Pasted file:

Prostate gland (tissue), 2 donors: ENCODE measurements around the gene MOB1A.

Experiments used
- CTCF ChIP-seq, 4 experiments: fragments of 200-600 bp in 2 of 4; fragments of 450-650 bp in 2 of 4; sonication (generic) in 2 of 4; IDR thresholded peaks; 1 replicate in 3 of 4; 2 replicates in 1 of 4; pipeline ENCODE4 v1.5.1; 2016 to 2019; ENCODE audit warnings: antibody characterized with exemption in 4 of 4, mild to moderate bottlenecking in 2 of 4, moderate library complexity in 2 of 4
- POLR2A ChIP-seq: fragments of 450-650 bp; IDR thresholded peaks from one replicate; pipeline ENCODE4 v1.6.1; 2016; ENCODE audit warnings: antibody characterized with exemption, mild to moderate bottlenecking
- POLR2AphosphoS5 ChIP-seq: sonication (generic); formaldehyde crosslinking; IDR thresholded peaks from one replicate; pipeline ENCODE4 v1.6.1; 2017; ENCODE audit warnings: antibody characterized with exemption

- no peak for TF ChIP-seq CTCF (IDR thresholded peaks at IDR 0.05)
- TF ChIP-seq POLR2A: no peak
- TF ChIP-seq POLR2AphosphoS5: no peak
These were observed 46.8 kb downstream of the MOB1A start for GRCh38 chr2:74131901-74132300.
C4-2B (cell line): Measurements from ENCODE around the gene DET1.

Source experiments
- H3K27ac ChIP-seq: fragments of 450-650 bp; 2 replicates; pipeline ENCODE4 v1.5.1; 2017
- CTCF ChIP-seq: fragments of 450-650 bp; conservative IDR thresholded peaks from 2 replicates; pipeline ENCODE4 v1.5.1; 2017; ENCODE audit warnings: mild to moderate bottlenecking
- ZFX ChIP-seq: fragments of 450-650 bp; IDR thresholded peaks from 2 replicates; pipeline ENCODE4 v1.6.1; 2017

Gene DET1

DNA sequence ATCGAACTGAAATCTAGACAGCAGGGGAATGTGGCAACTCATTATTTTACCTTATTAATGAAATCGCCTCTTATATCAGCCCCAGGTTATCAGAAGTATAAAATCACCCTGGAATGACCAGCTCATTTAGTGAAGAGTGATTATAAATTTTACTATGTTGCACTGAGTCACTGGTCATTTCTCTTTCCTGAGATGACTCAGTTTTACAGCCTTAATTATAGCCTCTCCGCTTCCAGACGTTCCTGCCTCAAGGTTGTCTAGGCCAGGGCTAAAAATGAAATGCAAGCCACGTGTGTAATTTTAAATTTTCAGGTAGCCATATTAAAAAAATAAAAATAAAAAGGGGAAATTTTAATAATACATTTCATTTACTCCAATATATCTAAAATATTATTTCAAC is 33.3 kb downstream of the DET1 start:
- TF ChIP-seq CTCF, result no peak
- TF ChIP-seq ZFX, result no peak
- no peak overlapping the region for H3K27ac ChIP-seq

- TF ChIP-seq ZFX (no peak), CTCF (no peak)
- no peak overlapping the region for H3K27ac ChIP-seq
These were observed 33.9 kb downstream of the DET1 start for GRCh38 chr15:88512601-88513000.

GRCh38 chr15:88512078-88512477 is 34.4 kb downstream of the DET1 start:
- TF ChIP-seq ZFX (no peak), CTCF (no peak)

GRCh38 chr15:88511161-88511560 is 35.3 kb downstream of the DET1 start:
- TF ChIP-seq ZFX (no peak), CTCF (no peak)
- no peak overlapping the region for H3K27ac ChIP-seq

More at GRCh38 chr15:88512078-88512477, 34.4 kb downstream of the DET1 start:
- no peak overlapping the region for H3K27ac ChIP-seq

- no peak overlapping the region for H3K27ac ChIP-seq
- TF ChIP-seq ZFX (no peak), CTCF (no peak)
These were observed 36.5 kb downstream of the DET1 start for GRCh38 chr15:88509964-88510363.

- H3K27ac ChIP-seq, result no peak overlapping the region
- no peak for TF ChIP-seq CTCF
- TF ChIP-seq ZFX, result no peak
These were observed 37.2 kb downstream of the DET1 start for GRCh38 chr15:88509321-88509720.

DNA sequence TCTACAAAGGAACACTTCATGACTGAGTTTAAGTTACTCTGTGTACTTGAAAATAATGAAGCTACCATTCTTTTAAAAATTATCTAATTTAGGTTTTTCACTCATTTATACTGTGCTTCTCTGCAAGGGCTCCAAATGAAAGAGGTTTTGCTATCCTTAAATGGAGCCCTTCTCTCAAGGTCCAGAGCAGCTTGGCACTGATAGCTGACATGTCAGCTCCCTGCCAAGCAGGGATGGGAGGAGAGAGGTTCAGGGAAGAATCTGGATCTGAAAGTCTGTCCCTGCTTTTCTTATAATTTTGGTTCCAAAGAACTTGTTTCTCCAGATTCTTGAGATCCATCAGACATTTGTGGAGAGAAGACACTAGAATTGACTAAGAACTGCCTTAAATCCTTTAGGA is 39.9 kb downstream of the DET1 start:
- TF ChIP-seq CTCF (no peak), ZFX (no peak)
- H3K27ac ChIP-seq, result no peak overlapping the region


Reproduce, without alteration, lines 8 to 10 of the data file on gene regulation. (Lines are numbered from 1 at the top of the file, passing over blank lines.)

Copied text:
- TF ChIP-seq POLR2AphosphoS5: no peak
These were observed 46.8 kb downstream of the MOB1A start for GRCh38 chr2:74131901-74132300.
C4-2B (cell line): Measurements from ENCODE around the gene DET1.